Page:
Aliette Fungicide

Maddie09February 18, 2012

Does anyone know where Aliette fungicide can be purchased? I have English Ivy that was recently diagnosed by the Texas Plant Disease Diagnostic Laboratory as having Phytophthora and Aliette was recommended. I asked where this fungicide could be purchased and they suggested I check with the local nurseries, feed stores, lawn care services, etc. I did and no one carries it. I found a couple of places online that sell it, but I wasn't sure how reputable they might be and the price was quite expensive. Any suggestions would be greatly appreciated. Thank you!

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jean001a(Portland OR 7b)

Yes, it' costly. And in many places, it's not available to home gardeners. So that may be why you can't locate a source.

From what I've learned, Aliette is used by large scale growers to protect their plants. But once the ivy, etc., is in the ground, recommended management id to remove the dieing plant(s) and re-place with a different kind of plant that's tolerant.

    Bookmark   February 18, 2012 at 6:44PM
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rhizo_1 (North AL) zone 7

The Diagnostic Lab recommended that particular chemical because their primary customers are probably professional growers. Unless you fit into that category, you don't want to handle this product.

Call your local extension service for assistance and recommendations.

    Bookmark   February 18, 2012 at 9:58PM
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Kimmsr(4a/5b-MI)

This is probably a Restricted Use Pesticide which can only be sold to licensed Pesticide Applicators.

    Bookmark   February 19, 2012 at 7:33AM
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ken_adrian Adrian MI cold Z5

why would a 'fungicide' be a restricted 'pesticide'????

now that doesnt make any sense.. lol ...

but RESTRICTED USE surely does ... and that means excess protection is requisite .. either for you.. or the environment ...

i just dont understand why you keep a plant that has this kind of hardcore problem ... there are so many choices in the plant kingdom.. that i simply refuse to bother with things that cant make it.. short of chemicals ...

ken

    Bookmark   February 19, 2012 at 9:28AM
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ronalawn82(z9FL)

Maddie09, there is a variant of the disease called 'aerial Phytophtora - so called because it attacks the top parts of the plant. Read the saga of periwinkles and aerial Phytophtora HERE. If it is not aerial Phytophtora, then check with your local Extension Service.
The advantage of "Aliette" is that it is systemic and is possibly the only chemical effective against aerial Phytophtora . It carries a "Caution" signal word. The active ingredient is an Aluminium compound & therefore very acid but it is not soluble in water.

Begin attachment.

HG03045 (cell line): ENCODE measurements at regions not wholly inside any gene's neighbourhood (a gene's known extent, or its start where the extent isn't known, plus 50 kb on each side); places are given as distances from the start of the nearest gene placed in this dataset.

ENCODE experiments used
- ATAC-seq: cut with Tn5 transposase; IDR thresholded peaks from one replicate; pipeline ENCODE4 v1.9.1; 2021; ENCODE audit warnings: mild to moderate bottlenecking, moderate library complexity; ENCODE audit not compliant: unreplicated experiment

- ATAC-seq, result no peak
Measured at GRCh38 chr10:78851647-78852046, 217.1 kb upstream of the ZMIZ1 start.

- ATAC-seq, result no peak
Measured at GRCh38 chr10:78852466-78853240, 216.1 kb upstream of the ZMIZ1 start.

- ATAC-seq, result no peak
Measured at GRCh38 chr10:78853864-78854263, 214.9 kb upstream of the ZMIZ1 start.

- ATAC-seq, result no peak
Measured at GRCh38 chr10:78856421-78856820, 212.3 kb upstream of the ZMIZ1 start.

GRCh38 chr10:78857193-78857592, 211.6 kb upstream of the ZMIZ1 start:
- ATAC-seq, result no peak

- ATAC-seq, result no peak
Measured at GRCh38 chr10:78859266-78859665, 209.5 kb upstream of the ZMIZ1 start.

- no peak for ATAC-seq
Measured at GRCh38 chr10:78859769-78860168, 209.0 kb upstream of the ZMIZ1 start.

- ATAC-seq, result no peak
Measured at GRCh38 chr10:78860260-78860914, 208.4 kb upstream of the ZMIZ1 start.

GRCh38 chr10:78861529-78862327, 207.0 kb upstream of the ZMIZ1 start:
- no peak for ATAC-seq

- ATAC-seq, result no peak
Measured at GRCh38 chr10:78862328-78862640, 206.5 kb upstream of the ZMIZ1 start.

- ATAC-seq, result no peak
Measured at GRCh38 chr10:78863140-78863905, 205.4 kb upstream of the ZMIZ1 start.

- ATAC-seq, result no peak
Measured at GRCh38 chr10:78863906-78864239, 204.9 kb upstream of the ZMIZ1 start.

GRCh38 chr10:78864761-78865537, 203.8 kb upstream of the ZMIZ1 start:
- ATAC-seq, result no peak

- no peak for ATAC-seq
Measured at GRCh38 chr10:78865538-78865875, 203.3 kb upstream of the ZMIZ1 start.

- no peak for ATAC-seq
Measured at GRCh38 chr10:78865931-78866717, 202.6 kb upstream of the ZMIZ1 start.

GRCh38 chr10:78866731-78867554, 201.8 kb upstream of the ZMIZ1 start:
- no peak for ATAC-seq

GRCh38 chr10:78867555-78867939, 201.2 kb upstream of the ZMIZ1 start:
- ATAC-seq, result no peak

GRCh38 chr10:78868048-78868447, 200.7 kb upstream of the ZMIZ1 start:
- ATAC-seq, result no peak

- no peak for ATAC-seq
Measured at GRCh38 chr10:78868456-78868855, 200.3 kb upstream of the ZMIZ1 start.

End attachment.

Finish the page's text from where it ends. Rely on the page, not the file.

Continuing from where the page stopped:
Bookmark   February 19, 2012 at 2:47PM
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rhizo_1 (North AL) zone 7

It's not a 'Restricted Use' chemical, kimmsr. FYI

    Bookmark   February 19, 2012 at 3:04PM
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ken_adrian Adrian MI cold Z5

The advantage of "Aliette" is that it is systemic

i am trying to wrap my head around a goo that is sucked INTO a plant.. a systemic ..

that will offer protection to an external problem ...

it just sounds so counter-intuitive.. that my brain hurts.. lol ..

most systemics basically poison the insides.. so when the suckers/chewers come along.. they just happen to not appreciate it ... lol ...

just reading thru the link seems to suggest .. that it is a root rot or a water mold which favor high soil moisture and warm soil temperatures. ..

i just dont see how a systemic inside the plant can cope with external 'cultural' issues ... it cant change the ambient heat.. and it cant change drainage..

what am i missing ...???

ken

Here is a link that might be useful: link

    Bookmark   February 20, 2012 at 5:42PM
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rhizo_1 (North AL) zone 7

There are many strains of phytophthora and not always prevented by perfect soil conditions. Once a plant is infected, the pathogen spreads, systemically, throughout the plant...sometimes causing vascular system clogging, stem lesions, or leaf spots, etc. The symptoms depend upon the species of Phytophthora (causal agent) as well as the host.

This particular disease does require water in order to, but that can come in the form of a summer rainfall or overhead irrigation. The spores can survive in the soil for a very long time, just waiting for the right conditions. As always, with any plant problem, management tactics should come from several different directions...the cultural aspects are important but cannot always prevent infection. Systemics can be very useful.

Lookee at the link I found, ken! It explains it a whole lot better than I could. I've gone over the first two modules.

Here is a link that might be useful: EXCELLENT educational link!

    Bookmark   February 21, 2012 at 11:45AM
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Kimmsr(4a/5b-MI)

There is some evidence appearing that indicates that systemic fungicides and insecticides get into a plants pollen and causes health problems with the insects that feed on that pollen. Some honey has been found to contain fairly large amounts of different systemic pesticides.

    Bookmark   February 21, 2012 at 11:58AM
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ronalawn82(z9FL)

Maddie09, like my grandfather used to say, "Knowledge defies mathematics; the more you divide it...the more it is multiplied.

    Bookmark   February 22, 2012 at 6:00AM
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